# GCD Groups with list

We have a list. divide the list element into two groups such that when the product of the numbers of two groups is taken and their GCD is calculated, it came out to be 1. Answer the number of ways in which the list element can be divided into two groups following the property.

Note: The value of a group is the product of the numbers in that group. The output can be very large, so you need to take the modulo 10^9 + 7 of the answer and print it.

sample Input :

2
3
2 3 5
4
2 4 6 8


Constraints

1<= T <=5

1<= N <=10^5

1<= list_element <=10^6

Input Format

The first line consists of the number of test cases, T.

The first line of each test case consists of the number of element, N.

The second line of each test case consists of the N space-separated integers of the list.


Below is my code.

public static List<long> GroupList = new List<long>();
static long G_Counter = 0;
static void Main(string[] args)
{
List<List<long>> groupMember = new List<List<long>>();
for (int i = 0; i < TestCases; i++)
{
}
CreateGroup(groupMember);
}
static void CreateGroup(List<List<long>> Group)
{
int count=Group.Count();
List<long> GroupCount = new List<long>();
for (int k = 0; k < count; k++)
{
int lenght = Group[k].Count();
G_Counter = 0;
heapPermutation(Group[k].ToArray(), lenght, lenght);
}
int GC = GroupList.Count();
for (int i = 0; i < GC; i++)
{
Console.WriteLine(GroupList[i]);
}
}
static bool printArr(long[] a, int n)
{
var k = 2;
bool val = false;
var res = Enumerable.Range(0, (a.ToList().Count - 1) / k + 1)
.Select(i => a.ToList().GetRange(i * k, Math.Min(k, a.ToList().Count - i * k)))
.ToList();

for (int i = 0; i != res.Count(); i++)
{

var result1 = res[i].Aggregate((c, b) => b * c);

for (int j = i + 1; j != res.Count(); j++)
{
var result2 = res[j].Aggregate((c, b) => b * c);

long gcd_val= gcd(result1, result2);
if (gcd_val == 1)
{
val = true;

break;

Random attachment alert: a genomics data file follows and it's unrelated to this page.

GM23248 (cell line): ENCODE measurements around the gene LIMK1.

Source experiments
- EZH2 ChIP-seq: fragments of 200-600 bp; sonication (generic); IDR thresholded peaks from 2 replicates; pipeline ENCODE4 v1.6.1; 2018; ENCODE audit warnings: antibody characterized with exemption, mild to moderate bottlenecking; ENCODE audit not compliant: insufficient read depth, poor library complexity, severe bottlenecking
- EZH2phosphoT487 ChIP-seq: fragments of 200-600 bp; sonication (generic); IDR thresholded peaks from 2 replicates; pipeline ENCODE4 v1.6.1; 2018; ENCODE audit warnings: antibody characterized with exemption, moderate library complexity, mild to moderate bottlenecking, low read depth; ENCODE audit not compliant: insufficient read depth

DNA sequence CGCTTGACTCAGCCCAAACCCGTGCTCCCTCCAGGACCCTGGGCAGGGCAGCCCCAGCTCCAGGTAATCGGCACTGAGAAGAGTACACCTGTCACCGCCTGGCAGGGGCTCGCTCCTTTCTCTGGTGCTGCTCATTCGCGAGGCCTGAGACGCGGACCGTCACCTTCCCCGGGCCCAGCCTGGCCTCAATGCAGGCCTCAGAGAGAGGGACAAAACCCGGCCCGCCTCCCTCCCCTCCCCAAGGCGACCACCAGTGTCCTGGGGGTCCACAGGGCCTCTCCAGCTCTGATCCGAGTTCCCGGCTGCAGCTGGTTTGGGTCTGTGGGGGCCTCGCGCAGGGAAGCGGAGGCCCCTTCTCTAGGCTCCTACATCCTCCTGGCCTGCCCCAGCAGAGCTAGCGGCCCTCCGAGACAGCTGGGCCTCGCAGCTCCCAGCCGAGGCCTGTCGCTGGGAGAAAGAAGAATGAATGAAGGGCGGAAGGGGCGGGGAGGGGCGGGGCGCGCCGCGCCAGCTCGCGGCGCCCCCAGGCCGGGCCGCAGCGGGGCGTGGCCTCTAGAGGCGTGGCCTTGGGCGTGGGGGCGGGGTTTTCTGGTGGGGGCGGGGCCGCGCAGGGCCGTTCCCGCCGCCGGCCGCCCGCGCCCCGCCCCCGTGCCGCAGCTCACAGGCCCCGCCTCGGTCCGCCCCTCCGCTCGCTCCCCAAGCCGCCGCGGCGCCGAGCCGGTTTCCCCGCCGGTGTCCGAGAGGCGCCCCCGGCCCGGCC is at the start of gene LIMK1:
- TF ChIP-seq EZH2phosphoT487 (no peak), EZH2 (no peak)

}
else {
break;
}
}
}
return val;
}
static void heapPermutation(long[] a, int size, int n)
{
// if size becomes 1 then prints the obtained
// permutation
if (size == 1)
{
var result= printArr(a, n);
if (result == true)
{
G_Counter++;
}
}

for (int i = 0; i < size; i++)
{
heapPermutation(a, size - 1, n);

// if size is odd, swap first and last
// element
if (size % 2 == 1)
{
long temp = a;
a = a[size - 1];
a[size - 1] = temp;
}

// If size is even, swap ith and last
// element
else
{
long temp = a[i];
a[i] = a[size - 1];
a[size - 1] = temp;
}
}
}
static long gcd(long a, long b)
{
if (a == 0)
return b;

return gcd(b % a, a);
}

• Is this from a programming challenge/contest? Can you provide a link to the problem description? That might help to understand the task. – Some examples would also be helpful. – Martin R Oct 25 '19 at 11:37
• Is this understanding correct? Given $N$ numbers $a_1, \ldots, a_N$ we have to determine the number of ways to split these numbers into two groups $b_1, \ldots, b_k$ and $c_1, \ldots, c_l$ such that $\gcd(b_1 \cdots b_k, c_1 \cdots c_l) = 1$. – Martin R Oct 25 '19 at 11:45
• e.g. there are 3 numbers as {2,3,5} 1. Group 1: {2, 3}; Product = 6 Group 2: {5} gcd(6, 5) = 1 The problem is to find the number of ways of dividing the dummies into groups such that the gcd of their product is 1. For the given set of dummies, there are 6 ways of dividing them into two groups following the property. – DC_Sharp Oct 25 '19 at 11:53
• @DC_Sharp: Please add all relevant information to the question itself, not to the comments. – Known restrictions (how large can $N$ and the numbers $a_i$ be) would also be good to know. – Martin R Oct 25 '19 at 11:53
• Well, this is a task where the “brute force attack” simply does not work. For $N = 10^5$ there are $2^N \approx 10^{30103}$ partitions, that is far more than the number of atoms in the universe. – You'll need some math to understand and simplify the problem. This might give you some inspiration. – Martin R Oct 25 '19 at 12:23